Stephen William Hawking was born on January 8, 1942 in Oxford, England.
Stephen Hawking has been interested in science since his childhood. At Oxford University he majored in physics in 1962 and after graduation he studied astronomy. When he realized that he was more interested in theoretical research than actual astronomical observation, Hawking moved to Trinity Hall, Cambridge, where he studied theoretical astronomy and cosmology.
Already at that time Stephen Hawking had experienced early motor problems and at Cambridge he underwent medical examinations that led to the diagnosis of amyotrophic lateral sclerosis.
Despite his growing health problems, Stephen Hawking married Jane Wilde, with whom he had three children, and managed to achieve a Ph.D. at Cambridge.
From the late ’60s, Stephen Hawking has been working on the most important problems in physics and astrophysics along with other important scientists such as Roger Penrose and Kip Thorne. He’s become particularly famous for his research on blacks holes but he worked on various problems related to a unified theory that brings together relativity and quantum physics.
In 1979 he became Lucasian Professor of Mathematics at Cambridge University, a position he held for thirty years until his retirement.
In 1985 Stephen Hawking caught pneumonia and a tracheotomy had to be practiced. Because of his motor degeneration, he had already trouble speaking in a comprehensible way, after the tracheotomy he was left totally unable to speak. A Cambridge scientist built a device that allowed Hawking to write using a computer what he wanted to say and a speech synthesizer which pronounced the sentences he wrote. This equipment was perfected over the years and his synthetic voice has become one of Stephen Hawking’s easily recognizable characteristics.
In 1988 the essay “A Brief History of Time” was published, which increased Stephen Hawking’s fame even outside of science. In his personal life, however, there was the separation from his first wife in 1991 and in 1995 he married his nurse Elaine Manson, a marriage that lasted until 2006.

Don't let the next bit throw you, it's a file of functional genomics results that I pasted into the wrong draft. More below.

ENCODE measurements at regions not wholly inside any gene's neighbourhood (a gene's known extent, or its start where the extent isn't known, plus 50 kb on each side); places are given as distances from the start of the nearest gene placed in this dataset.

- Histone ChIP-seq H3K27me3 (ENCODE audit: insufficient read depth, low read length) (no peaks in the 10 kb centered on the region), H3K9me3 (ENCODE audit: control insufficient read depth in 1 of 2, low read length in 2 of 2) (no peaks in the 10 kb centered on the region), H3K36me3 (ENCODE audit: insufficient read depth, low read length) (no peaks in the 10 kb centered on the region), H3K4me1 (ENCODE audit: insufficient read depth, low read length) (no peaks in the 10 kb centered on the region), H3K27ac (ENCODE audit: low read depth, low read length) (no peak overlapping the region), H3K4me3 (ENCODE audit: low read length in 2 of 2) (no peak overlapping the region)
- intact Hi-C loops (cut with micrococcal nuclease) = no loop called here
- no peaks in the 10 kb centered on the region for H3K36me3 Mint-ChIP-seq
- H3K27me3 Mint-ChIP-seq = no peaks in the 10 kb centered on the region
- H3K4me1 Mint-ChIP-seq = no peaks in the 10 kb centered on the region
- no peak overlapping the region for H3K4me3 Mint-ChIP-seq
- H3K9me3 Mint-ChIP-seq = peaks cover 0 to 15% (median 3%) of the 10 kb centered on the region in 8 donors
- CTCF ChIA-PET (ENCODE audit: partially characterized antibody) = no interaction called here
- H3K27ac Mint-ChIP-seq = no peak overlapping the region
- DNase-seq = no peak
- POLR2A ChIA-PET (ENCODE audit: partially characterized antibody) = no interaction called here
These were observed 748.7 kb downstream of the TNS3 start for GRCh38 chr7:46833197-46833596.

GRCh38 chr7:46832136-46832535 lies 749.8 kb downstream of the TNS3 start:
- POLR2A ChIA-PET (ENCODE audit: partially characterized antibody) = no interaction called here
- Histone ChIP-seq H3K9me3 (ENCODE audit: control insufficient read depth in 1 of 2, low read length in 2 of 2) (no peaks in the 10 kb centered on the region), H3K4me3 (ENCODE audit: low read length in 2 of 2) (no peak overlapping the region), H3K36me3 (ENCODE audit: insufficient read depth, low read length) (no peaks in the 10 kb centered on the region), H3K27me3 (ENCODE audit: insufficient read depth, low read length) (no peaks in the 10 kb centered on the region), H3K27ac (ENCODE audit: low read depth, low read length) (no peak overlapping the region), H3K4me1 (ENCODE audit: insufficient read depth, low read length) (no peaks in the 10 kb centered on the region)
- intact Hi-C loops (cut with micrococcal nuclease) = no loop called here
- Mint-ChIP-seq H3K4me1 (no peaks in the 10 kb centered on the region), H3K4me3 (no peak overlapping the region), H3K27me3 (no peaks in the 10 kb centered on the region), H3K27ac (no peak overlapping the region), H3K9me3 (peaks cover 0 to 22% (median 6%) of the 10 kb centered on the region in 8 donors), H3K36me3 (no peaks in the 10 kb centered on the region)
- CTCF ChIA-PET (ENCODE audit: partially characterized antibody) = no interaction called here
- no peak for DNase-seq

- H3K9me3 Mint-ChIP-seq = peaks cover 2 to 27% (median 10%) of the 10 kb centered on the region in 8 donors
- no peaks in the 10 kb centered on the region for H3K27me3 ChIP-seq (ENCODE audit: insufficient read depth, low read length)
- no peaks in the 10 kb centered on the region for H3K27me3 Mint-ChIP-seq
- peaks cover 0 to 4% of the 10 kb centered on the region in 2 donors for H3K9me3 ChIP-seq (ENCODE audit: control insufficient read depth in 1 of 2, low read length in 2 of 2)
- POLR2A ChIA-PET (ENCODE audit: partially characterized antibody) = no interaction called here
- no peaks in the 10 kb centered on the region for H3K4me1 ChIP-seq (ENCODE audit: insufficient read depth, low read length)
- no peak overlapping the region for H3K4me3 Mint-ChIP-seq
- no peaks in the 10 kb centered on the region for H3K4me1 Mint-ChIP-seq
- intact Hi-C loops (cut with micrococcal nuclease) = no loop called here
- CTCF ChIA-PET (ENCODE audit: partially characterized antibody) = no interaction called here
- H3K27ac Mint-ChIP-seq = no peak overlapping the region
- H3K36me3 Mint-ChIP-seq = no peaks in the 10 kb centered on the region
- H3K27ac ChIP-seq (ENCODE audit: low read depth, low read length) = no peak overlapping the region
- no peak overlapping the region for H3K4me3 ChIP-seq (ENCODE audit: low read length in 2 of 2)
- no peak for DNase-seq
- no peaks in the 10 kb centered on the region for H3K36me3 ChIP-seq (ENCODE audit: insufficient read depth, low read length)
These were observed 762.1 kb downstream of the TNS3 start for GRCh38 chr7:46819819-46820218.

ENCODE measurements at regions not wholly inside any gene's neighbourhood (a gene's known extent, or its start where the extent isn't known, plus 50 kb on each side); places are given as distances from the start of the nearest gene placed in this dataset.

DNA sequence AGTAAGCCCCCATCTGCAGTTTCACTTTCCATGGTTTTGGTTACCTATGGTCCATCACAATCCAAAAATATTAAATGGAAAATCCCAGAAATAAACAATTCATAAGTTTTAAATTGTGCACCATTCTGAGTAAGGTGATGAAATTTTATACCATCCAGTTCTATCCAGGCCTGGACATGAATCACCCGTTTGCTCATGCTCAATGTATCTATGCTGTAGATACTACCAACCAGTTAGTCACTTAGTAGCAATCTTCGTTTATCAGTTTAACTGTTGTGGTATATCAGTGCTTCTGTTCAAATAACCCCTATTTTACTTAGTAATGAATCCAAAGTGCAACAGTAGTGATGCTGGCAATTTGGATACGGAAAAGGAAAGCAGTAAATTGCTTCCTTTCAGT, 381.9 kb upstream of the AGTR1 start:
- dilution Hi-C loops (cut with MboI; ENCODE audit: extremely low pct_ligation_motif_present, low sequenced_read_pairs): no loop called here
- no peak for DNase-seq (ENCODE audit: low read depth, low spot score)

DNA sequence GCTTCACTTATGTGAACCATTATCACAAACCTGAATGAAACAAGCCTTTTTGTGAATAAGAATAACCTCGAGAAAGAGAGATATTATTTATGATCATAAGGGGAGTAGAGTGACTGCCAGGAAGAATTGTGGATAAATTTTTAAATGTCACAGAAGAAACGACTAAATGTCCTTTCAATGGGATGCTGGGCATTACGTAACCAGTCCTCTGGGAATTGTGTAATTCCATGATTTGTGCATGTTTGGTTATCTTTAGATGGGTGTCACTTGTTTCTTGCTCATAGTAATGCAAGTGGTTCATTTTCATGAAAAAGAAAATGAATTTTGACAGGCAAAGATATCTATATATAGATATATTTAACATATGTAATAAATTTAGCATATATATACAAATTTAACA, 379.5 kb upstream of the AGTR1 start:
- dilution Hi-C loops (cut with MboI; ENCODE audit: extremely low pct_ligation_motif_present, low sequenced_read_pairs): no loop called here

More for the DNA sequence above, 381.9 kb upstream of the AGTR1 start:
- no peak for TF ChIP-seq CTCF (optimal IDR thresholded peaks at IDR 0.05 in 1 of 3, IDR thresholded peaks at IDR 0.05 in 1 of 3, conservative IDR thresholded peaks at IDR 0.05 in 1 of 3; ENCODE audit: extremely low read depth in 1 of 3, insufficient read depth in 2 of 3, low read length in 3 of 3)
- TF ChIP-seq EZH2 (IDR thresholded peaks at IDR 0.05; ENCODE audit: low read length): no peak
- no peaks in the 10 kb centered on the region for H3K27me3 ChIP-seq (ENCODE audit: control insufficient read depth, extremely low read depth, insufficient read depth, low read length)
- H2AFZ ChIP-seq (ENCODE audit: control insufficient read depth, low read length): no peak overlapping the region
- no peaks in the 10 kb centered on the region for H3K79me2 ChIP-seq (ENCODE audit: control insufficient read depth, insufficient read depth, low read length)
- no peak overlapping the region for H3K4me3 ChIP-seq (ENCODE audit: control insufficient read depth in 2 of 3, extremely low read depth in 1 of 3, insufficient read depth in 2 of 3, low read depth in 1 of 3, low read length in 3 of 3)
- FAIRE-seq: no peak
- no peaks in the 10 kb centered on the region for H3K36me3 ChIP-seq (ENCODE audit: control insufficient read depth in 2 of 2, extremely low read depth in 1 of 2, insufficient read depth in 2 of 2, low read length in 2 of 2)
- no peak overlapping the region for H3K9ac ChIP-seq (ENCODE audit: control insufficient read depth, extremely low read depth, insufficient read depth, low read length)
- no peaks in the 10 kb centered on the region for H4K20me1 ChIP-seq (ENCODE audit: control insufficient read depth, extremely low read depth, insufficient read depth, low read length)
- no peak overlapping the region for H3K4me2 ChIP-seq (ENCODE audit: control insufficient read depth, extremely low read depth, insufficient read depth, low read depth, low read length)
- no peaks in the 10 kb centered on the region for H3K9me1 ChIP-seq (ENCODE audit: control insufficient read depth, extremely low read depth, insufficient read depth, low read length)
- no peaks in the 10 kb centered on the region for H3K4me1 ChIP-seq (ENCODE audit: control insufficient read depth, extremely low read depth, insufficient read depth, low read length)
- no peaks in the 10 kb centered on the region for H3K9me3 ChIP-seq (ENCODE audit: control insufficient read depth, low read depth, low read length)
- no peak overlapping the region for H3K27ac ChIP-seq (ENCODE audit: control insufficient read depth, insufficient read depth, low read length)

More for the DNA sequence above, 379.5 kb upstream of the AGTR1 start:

Over the years Stephen Hawking has written other scientific essays and he also starred in several documentaries. In some of them he also expressed some positions towards religion stating that he doesn’t believe in a personal God and explaining why the universe may have created itself from nothing. One of his most explicit statement is: “There is a fundamental difference between religion, which is based on authority, [and] science, which is based on observation and reason. Science will win because it works.”.
Stephen Hawking is also a strong advocate of space travel because he believes that human species has a future only if it expands beyond the Earth, where now there are too many dangers of extinction due to natural disasters or world wars.
Stephen Hawking has also had cameos in various television shows such as “Star Trek: The Next Generation” and “Red Dwarf” but also in cartoons such as “The Simpsons” and “Futurama” as well as being mentioned in many other TV shows, movies, novels and even songs. In various ways he’s become an icon of popular culture easily recognizable even to those unfamiliar with science.
Stephen Hawking is officially retired since 2009, but he continues his studies at Cambridge University so don’t be surprised if he can still contribute to scientific progress.